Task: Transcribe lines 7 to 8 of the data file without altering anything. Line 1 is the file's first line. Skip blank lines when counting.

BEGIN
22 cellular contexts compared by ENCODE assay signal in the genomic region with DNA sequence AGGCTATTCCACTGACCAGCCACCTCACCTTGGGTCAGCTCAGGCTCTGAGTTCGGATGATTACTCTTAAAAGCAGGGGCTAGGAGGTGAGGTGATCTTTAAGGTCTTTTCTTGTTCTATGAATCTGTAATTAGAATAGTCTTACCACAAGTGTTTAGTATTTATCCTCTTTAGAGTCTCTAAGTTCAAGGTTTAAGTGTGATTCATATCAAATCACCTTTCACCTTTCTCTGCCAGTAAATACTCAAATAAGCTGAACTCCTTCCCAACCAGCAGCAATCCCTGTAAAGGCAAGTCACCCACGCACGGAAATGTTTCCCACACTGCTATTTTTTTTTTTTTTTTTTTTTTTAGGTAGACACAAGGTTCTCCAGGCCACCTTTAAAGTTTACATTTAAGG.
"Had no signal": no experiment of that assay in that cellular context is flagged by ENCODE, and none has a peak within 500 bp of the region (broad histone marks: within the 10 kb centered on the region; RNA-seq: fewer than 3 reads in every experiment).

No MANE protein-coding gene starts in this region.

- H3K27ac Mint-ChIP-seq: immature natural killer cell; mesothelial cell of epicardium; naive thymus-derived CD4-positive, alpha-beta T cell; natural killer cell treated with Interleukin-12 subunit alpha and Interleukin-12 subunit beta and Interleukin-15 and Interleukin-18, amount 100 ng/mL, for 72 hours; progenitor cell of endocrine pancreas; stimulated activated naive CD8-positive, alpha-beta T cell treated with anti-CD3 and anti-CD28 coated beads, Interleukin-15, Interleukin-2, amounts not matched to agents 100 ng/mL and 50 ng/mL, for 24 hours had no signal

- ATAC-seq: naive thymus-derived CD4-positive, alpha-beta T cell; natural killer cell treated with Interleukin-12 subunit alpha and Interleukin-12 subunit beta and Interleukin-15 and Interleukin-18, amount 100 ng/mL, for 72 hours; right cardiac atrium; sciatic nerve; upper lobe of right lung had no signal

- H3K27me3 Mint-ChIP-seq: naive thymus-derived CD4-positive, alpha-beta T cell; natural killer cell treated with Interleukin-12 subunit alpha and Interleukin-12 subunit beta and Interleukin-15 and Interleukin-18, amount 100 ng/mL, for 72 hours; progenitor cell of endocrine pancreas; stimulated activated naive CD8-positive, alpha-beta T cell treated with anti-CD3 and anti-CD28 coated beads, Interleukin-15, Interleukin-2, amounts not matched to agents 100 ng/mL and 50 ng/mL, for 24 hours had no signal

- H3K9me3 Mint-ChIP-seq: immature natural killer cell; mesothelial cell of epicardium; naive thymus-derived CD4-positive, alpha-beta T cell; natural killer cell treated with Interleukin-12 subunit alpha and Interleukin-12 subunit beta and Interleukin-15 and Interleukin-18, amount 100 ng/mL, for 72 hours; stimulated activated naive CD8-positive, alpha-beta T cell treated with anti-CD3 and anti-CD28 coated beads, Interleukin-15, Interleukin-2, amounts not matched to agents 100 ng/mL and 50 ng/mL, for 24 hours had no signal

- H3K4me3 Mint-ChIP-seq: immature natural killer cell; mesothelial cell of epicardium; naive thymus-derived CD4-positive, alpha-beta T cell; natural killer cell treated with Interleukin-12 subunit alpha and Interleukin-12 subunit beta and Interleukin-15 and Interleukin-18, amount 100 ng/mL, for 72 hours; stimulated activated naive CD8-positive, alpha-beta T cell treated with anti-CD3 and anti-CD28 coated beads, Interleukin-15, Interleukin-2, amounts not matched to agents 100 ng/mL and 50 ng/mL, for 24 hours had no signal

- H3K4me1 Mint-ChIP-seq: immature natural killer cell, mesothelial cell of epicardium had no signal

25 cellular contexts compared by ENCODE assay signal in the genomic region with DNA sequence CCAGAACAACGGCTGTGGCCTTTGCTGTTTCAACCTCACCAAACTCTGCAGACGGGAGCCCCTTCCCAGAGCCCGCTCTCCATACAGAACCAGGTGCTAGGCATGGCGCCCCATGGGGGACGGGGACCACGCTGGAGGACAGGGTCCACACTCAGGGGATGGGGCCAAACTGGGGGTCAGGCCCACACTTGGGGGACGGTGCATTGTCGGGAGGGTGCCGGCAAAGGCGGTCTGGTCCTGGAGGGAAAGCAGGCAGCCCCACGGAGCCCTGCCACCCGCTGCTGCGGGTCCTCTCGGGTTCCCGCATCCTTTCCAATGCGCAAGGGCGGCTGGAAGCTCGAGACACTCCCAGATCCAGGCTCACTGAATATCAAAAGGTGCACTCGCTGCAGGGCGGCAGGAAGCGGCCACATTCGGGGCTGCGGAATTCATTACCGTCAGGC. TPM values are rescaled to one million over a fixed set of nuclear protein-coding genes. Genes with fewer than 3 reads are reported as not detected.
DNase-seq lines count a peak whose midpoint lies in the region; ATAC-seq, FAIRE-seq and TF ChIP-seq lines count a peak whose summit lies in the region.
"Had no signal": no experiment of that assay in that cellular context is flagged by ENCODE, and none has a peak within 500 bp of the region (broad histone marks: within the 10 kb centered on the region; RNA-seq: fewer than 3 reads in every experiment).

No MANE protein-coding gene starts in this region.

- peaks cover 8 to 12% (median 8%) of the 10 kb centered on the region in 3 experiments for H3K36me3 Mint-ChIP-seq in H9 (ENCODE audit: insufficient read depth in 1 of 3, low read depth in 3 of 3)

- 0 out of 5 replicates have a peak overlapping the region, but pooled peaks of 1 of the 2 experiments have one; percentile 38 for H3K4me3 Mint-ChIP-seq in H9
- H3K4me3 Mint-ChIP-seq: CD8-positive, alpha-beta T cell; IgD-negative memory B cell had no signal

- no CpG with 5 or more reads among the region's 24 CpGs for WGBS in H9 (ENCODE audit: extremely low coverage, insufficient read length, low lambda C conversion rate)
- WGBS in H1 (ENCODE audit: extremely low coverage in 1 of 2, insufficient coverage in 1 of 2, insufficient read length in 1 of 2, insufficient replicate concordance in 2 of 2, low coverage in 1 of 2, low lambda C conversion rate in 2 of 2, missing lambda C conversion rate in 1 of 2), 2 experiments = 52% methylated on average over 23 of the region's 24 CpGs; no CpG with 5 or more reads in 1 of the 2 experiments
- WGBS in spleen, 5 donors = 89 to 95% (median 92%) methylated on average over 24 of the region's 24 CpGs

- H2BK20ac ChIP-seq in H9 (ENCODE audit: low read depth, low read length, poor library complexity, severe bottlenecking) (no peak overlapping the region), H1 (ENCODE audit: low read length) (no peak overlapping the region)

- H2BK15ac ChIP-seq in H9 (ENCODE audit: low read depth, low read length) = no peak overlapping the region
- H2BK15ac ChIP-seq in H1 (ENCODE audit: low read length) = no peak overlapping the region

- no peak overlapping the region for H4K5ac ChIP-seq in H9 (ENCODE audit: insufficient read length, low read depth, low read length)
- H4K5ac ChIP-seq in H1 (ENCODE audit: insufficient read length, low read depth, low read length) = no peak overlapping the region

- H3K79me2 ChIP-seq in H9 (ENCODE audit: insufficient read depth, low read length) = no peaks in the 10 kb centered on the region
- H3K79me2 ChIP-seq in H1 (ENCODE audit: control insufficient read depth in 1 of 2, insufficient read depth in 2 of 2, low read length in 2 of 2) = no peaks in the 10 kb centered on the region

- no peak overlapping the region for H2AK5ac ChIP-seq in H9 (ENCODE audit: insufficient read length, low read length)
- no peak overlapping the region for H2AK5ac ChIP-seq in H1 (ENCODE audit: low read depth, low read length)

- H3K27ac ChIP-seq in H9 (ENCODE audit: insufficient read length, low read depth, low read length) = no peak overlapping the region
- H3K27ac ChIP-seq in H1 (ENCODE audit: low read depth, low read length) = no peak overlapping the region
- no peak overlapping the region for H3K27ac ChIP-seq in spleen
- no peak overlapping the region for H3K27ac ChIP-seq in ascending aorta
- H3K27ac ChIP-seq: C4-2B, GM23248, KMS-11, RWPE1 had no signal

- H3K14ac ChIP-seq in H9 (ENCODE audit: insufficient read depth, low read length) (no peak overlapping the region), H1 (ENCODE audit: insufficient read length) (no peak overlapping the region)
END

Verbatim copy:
- H3K9me3 Mint-ChIP-seq: immature natural killer cell; mesothelial cell of epicardium; naive thymus-derived CD4-positive, alpha-beta T cell; natural killer cell treated with Interleukin-12 subunit alpha and Interleukin-12 subunit beta and Interleukin-15 and Interleukin-18, amount 100 ng/mL, for 72 hours; stimulated activated naive CD8-positive, alpha-beta T cell treated with anti-CD3 and anti-CD28 coated beads, Interleukin-15, Interleukin-2, amounts not matched to agents 100 ng/mL and 50 ng/mL, for 24 hours had no signal

- H3K4me3 Mint-ChIP-seq: immature natural killer cell; mesothelial cell of epicardium; naive thymus-derived CD4-positive, alpha-beta T cell; natural killer cell treated with Interleukin-12 subunit alpha and Interleukin-12 subunit beta and Interleukin-15 and Interleukin-18, amount 100 ng/mL, for 72 hours; stimulated activated naive CD8-positive, alpha-beta T cell treated with anti-CD3 and anti-CD28 coated beads, Interleukin-15, Interleukin-2, amounts not matched to agents 100 ng/mL and 50 ng/mL, for 24 hours had no signal